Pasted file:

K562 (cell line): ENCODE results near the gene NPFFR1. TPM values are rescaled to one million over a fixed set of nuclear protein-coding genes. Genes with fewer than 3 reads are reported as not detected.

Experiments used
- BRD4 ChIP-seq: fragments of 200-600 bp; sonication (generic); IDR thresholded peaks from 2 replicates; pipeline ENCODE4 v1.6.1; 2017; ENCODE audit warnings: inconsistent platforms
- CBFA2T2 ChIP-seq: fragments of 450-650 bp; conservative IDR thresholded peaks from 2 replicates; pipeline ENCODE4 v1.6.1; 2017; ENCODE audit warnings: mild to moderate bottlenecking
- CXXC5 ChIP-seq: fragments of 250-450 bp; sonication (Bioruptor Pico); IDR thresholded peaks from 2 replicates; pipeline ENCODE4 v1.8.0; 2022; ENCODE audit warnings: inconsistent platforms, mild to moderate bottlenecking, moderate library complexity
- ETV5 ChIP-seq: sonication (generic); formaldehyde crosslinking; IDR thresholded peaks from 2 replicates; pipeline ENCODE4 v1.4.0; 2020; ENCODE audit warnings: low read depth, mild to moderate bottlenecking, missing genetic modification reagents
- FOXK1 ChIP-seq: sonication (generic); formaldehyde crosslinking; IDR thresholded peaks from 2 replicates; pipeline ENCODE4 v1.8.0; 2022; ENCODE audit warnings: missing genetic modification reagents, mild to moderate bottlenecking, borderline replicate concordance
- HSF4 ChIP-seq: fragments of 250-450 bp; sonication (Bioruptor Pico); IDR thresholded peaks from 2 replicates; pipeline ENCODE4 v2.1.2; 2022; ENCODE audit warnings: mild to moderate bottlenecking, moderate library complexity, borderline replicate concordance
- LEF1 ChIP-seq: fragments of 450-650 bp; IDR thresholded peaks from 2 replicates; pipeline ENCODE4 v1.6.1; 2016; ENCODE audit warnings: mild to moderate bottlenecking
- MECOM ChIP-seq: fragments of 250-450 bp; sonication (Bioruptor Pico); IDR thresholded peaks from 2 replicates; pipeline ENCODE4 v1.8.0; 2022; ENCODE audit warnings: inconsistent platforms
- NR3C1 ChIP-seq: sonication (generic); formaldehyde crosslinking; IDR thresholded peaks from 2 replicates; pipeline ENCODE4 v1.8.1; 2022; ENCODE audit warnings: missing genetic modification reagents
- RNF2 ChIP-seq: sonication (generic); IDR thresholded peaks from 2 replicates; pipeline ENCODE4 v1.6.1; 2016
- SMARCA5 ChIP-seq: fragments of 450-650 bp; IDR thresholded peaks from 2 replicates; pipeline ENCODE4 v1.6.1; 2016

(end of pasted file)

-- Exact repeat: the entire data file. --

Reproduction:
K562 (cell line): ENCODE results near the gene NPFFR1. TPM values are rescaled to one million over a fixed set of nuclear protein-coding genes. Genes with fewer than 3 reads are reported as not detected.

Experiments used
- BRD4 ChIP-seq: fragments of 200-600 bp; sonication (generic); IDR thresholded peaks from 2 replicates; pipeline ENCODE4 v1.6.1; 2017; ENCODE audit warnings: inconsistent platforms
- CBFA2T2 ChIP-seq: fragments of 450-650 bp; conservative IDR thresholded peaks from 2 replicates; pipeline ENCODE4 v1.6.1; 2017; ENCODE audit warnings: mild to moderate bottlenecking
- CXXC5 ChIP-seq: fragments of 250-450 bp; sonication (Bioruptor Pico); IDR thresholded peaks from 2 replicates; pipeline ENCODE4 v1.8.0; 2022; ENCODE audit warnings: inconsistent platforms, mild to moderate bottlenecking, moderate library complexity
- ETV5 ChIP-seq: sonication (generic); formaldehyde crosslinking; IDR thresholded peaks from 2 replicates; pipeline ENCODE4 v1.4.0; 2020; ENCODE audit warnings: low read depth, mild to moderate bottlenecking, missing genetic modification reagents
- FOXK1 ChIP-seq: sonication (generic); formaldehyde crosslinking; IDR thresholded peaks from 2 replicates; pipeline ENCODE4 v1.8.0; 2022; ENCODE audit warnings: missing genetic modification reagents, mild to moderate bottlenecking, borderline replicate concordance
- HSF4 ChIP-seq: fragments of 250-450 bp; sonication (Bioruptor Pico); IDR thresholded peaks from 2 replicates; pipeline ENCODE4 v2.1.2; 2022; ENCODE audit warnings: mild to moderate bottlenecking, moderate library complexity, borderline replicate concordance
- LEF1 ChIP-seq: fragments of 450-650 bp; IDR thresholded peaks from 2 replicates; pipeline ENCODE4 v1.6.1; 2016; ENCODE audit warnings: mild to moderate bottlenecking
- MECOM ChIP-seq: fragments of 250-450 bp; sonication (Bioruptor Pico); IDR thresholded peaks from 2 replicates; pipeline ENCODE4 v1.8.0; 2022; ENCODE audit warnings: inconsistent platforms
- NR3C1 ChIP-seq: sonication (generic); formaldehyde crosslinking; IDR thresholded peaks from 2 replicates; pipeline ENCODE4 v1.8.1; 2022; ENCODE audit warnings: missing genetic modification reagents
- RNF2 ChIP-seq: sonication (generic); IDR thresholded peaks from 2 replicates; pipeline ENCODE4 v1.6.1; 2016
- SMARCA5 ChIP-seq: fragments of 450-650 bp; IDR thresholded peaks from 2 replicates; pipeline ENCODE4 v1.6.1; 2016